Jon Rahm moves to No. 2 in world rankings as he leads European charge into 2018
The Ryder Cup is going to be insane after the 2018 season
Remember the end of 2017 ... when we all thought the United States was going to be a solid favorite heading into the 2018 Ryder Cup and have a fluid path to their second straight trophy? Yeah, that's not looking so hot anymore. We're still eight months out, obviously, but Jon Rahm, Tommy Fleetwood and Sergio Garcia all won events around the world on Sunday. All three will be in Paris representing Europe.
Now, the issue for Europe is still going to be at the bottom of their lineup, but if their stars are playing like this, it might not matter. Fleetwood had probably the best win with. Garcia had the most under-the-radar victory as he took the Singapore Open by five. Rahm capped off the most outrageous ascension in the Official World Golf Rankings when he took the CareerBuilder Challenge and moved to No. 2 in the world.
The win was his fourth in the last calendar year and touched off a three-tournament stretch in which the only golfer to best him is also the only one currently ranked ahead of him: Dustin Johnson (or "Superman" as Rahm called him on Sunday).
We all considered the possibility (probability?) of Rahm moving to No. 1 in the world someday. I'm not sure anyone thought he would get this close this quickly.
He took down Andrew Landry in a playoff at the CareerBuilder over the weekend with a birdie on the fourth playoff hole. He won the tournament like he wins all tournaments: by playing King Kong golf off the tee and using his embarrassingly deep array of iron shots to work the ball both ways and give himself as many 10-15 footers as possible. You do that often enough, and you're going to run into a lot of wins.
"It wasn't my best putting week by any means," said Rahm. "But luckily, I was hitting it really well so anything inside of 10 feet I was taking advantage of. But besides that, I didn't make many putts."
The playoff was a microcosm of this. Three narrowly missed birdie putts after a stripe show off the tee before he finally got one to fall that resulted in a win. The win was his fourth in the last 52 weeks.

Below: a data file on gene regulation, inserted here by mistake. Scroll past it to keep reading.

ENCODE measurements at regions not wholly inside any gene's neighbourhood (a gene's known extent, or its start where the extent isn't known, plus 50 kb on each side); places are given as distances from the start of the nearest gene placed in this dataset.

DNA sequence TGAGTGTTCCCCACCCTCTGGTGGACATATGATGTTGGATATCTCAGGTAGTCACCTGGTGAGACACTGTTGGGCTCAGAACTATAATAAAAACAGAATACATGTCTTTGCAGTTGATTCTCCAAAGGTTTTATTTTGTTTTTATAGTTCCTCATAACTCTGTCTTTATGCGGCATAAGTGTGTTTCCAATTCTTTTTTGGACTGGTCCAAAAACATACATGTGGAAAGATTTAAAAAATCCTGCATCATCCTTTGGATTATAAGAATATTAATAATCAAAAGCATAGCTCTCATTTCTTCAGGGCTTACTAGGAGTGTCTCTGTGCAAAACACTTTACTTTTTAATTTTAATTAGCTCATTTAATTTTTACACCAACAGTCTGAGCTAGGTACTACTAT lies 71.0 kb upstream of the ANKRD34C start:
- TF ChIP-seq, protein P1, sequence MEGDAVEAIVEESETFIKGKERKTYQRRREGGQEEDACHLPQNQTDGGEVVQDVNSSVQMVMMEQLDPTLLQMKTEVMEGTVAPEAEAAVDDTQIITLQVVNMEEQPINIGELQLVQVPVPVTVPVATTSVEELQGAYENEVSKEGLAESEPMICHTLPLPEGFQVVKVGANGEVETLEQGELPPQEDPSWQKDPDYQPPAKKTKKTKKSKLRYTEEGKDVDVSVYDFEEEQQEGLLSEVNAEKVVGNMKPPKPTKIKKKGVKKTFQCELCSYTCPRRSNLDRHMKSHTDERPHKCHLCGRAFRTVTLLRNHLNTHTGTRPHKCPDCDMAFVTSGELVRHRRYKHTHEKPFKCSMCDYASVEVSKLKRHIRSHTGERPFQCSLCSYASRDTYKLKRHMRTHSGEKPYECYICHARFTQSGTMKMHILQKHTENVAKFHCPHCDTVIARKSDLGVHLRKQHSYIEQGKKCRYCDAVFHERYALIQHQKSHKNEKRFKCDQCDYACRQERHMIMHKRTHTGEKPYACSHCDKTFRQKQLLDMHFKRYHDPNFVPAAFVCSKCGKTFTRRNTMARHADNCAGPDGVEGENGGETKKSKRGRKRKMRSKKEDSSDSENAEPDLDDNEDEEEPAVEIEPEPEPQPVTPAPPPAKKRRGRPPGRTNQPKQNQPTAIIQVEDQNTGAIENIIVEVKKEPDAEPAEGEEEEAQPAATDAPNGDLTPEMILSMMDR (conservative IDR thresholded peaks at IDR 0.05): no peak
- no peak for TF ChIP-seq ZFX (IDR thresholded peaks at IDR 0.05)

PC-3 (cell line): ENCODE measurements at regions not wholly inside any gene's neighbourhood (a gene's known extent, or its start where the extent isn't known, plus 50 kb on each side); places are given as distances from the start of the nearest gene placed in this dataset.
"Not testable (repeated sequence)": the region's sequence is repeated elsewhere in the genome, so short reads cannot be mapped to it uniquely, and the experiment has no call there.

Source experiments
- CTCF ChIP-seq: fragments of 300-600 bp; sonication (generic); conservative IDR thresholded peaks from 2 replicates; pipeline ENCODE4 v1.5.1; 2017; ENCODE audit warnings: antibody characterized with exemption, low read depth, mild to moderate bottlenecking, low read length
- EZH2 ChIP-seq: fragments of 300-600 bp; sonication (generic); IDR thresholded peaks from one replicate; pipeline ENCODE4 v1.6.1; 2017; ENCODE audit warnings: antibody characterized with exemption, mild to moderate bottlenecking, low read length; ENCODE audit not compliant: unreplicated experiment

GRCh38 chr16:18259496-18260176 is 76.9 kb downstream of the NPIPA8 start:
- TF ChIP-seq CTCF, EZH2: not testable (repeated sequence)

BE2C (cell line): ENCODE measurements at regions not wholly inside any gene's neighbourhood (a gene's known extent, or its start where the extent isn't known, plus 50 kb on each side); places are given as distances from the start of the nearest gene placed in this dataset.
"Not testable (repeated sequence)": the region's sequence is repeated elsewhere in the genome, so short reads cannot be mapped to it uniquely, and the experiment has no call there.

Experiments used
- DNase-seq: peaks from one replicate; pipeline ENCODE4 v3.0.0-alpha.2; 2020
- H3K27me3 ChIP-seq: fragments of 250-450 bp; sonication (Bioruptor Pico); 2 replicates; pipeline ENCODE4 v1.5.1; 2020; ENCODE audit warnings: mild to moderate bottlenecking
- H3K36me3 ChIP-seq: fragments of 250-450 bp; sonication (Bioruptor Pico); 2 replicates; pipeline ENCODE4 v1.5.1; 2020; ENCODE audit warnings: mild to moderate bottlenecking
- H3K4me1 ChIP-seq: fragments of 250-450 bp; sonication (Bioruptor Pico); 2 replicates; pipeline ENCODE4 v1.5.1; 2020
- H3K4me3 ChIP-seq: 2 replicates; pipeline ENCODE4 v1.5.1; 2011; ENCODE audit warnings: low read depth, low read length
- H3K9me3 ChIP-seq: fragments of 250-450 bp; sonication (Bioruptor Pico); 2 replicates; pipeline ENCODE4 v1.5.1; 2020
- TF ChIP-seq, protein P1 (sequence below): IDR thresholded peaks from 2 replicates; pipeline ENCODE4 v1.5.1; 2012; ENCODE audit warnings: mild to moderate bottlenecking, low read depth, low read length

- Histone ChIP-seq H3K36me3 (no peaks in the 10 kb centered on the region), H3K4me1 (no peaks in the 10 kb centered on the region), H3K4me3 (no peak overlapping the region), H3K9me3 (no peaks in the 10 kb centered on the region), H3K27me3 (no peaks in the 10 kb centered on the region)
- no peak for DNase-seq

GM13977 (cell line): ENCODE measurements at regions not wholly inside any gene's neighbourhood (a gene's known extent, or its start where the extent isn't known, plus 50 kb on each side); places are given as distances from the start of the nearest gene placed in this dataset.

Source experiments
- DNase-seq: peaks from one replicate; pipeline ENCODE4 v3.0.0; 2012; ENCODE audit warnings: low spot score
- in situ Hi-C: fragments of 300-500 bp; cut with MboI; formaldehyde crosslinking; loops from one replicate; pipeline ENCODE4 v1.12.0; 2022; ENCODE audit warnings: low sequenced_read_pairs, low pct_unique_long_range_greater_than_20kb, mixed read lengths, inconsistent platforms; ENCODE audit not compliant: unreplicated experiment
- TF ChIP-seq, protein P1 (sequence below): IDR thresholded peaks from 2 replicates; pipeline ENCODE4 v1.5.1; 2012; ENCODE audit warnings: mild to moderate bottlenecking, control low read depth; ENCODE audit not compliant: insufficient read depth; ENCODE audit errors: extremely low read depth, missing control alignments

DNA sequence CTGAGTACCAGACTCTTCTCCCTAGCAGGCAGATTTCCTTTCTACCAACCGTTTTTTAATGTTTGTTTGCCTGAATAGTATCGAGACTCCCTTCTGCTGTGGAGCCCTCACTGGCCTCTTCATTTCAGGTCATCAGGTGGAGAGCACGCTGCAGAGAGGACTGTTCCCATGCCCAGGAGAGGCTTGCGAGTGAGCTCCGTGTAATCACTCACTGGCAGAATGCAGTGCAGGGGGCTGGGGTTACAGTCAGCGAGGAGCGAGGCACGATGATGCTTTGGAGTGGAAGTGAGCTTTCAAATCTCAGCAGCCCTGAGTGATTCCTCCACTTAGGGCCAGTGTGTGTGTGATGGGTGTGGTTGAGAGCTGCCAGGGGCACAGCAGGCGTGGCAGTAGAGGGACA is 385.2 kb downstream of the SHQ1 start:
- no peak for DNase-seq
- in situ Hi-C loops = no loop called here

"To think of being No. 2 in the world, it's hard to believe," said Rahm. "You dream of doing those things, you want to do them and you believe in yourself. But to get to where only Seve [Ballesteros], Ollie [Jose Maria Olazabal] and Sergio have gotten, coming out of Spain, and now me, at the age of 23, to me it's beyond belief. It's a huge accomplishment not only for me but for Spain."
The counterpoint to the European hyperbole that flowed on Sunday is that Rahm, Fleetwood and Garcia were always going to be great in the Ryder Cup. It's the 10-12 positions that they need to work on. It's obviously too soon to talk specifically about what this means for the Ryder Cup or the distant future, but it's also not nothing. All three of those guys have primed themselves for monster seasons.
If nothing else, it's a nice Euro response to Johnson winning in Hawaii and Justin Thomas' end to 2017. The Americans had all the momentum coming into 2018 from an international competition perspective, but that's not the case anymore.
The reason we're even talking about any of this sort of gets at the heart of this year. On the No Laying Up podcast, following the Abu Dhabi Golf Championship, Chris Solomon and Tron Carter were discussing how European Tour players are insistent that this year's event is going to be an all-timer. Paris is the background against which all of golf unfolds in 2018. Every superstar's surge, every rising star's glimmer, every fluctuation in the standings will get the Zapruder film treatment in 2018. That's how much this tournament is going to mean.
There are individual implications as well. Fleetwood moved to No. 12 with his win and looks like a genuine superstar as well. Garcia moved to No. 9 with his victory. It was an impressive day for the Euros. But maybe nobody from that side has been more impressive in the last year. The scariest part is how easy Rahm has made it look. How his short, pumping swing makes you wonder just how much is left in the tank. How he never seems to be fatigued. How he's going to develop every shot in the book (and maybe some that aren't) by the end of his career.
He's a terror on all types of turf, and he knows it.
"From summer on I'll try to play a lot more golf in Europe," he said. "I have a pretty good record there, as well. I like going back to Europe, I like being close to home and I like changing the game of golf ... going back to European style, which I always enjoy playing. So I do want to support European Tour as much as I can."
I know of one place in late September where he'll be doing just that.
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